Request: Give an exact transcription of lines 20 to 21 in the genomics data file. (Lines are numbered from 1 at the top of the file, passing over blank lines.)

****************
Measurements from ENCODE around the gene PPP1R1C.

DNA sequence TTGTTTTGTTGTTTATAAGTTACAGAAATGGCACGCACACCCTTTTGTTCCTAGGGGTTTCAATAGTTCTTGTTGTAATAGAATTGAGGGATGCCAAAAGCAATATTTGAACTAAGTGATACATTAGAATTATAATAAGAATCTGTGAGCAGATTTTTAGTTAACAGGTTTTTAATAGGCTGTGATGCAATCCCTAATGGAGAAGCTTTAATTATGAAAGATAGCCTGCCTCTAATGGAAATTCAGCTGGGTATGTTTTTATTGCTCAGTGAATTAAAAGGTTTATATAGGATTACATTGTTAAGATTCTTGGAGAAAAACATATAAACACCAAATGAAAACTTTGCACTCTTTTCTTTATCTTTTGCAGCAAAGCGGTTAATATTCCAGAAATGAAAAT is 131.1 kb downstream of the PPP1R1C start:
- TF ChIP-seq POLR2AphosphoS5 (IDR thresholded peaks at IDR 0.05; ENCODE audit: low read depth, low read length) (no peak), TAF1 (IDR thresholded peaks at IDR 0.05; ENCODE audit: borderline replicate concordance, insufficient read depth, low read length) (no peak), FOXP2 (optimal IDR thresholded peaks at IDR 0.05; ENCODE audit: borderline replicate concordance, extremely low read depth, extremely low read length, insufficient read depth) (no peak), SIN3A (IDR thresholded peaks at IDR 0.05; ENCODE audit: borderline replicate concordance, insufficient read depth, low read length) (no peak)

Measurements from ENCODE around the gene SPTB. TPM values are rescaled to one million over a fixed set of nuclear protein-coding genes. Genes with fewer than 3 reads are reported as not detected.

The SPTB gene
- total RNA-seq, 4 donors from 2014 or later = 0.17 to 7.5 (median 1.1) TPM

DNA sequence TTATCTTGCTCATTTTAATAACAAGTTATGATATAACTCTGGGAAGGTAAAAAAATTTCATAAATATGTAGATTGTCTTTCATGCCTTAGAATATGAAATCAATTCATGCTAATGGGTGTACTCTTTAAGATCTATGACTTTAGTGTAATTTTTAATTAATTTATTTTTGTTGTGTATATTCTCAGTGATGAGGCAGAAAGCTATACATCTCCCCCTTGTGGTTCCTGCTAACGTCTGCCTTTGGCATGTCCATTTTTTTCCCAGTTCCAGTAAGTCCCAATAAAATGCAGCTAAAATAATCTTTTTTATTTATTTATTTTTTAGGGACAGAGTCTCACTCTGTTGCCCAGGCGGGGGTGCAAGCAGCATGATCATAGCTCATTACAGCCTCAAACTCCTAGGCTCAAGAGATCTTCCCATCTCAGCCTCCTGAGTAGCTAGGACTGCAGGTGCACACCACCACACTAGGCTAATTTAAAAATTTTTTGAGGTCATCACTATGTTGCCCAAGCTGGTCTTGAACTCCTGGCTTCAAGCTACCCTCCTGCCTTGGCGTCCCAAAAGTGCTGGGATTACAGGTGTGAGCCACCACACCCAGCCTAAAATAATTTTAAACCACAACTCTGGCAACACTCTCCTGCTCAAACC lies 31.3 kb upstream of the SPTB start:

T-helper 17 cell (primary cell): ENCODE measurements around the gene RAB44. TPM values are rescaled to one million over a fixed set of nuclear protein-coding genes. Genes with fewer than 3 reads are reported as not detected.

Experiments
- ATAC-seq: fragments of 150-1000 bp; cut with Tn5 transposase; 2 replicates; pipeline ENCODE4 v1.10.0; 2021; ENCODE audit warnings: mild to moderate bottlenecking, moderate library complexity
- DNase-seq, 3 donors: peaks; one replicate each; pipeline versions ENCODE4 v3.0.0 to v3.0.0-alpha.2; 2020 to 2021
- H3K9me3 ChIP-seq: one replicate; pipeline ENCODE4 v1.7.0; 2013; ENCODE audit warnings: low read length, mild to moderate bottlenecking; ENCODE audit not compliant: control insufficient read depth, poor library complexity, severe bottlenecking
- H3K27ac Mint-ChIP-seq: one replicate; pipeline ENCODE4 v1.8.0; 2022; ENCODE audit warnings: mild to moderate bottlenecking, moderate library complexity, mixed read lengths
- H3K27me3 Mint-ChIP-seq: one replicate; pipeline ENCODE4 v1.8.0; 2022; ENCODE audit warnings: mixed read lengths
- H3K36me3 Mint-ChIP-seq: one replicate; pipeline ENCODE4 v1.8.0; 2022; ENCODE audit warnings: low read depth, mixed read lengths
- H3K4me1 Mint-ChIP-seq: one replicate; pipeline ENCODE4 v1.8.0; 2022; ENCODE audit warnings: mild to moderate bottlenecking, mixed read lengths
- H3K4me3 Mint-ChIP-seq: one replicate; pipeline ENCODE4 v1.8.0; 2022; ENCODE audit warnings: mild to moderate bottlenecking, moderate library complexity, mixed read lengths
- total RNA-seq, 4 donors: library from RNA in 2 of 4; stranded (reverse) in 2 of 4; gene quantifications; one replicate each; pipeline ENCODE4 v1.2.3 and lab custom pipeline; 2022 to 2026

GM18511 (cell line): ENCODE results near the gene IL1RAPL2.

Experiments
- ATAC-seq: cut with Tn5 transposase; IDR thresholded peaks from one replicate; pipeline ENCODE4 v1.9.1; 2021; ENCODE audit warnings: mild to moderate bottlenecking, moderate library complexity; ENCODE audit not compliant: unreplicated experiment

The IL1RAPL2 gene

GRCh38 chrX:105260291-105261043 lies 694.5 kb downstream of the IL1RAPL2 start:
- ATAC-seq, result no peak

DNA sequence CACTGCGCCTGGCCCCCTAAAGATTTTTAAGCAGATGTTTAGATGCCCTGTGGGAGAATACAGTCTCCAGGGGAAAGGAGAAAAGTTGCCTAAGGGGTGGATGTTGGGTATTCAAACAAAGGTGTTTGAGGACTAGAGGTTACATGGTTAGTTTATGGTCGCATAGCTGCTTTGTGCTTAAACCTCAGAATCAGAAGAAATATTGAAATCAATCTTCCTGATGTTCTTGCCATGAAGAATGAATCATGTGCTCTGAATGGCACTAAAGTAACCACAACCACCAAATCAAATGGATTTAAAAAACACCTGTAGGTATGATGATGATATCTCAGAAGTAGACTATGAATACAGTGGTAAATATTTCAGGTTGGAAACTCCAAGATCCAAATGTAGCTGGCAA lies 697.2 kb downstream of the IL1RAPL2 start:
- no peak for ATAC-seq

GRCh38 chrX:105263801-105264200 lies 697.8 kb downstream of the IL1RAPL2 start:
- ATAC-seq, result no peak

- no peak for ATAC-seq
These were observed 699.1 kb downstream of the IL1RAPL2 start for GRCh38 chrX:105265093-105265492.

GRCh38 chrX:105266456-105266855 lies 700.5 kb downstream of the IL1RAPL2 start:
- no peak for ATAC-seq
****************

Experiments
- ATAC-seq: cut with Tn5 transposase; IDR thresholded peaks from one replicate; pipeline ENCODE4 v1.9.1; 2021; ENCODE audit warnings: mild to moderate bottlenecking, moderate library complexity; ENCODE audit not compliant: unreplicated experiment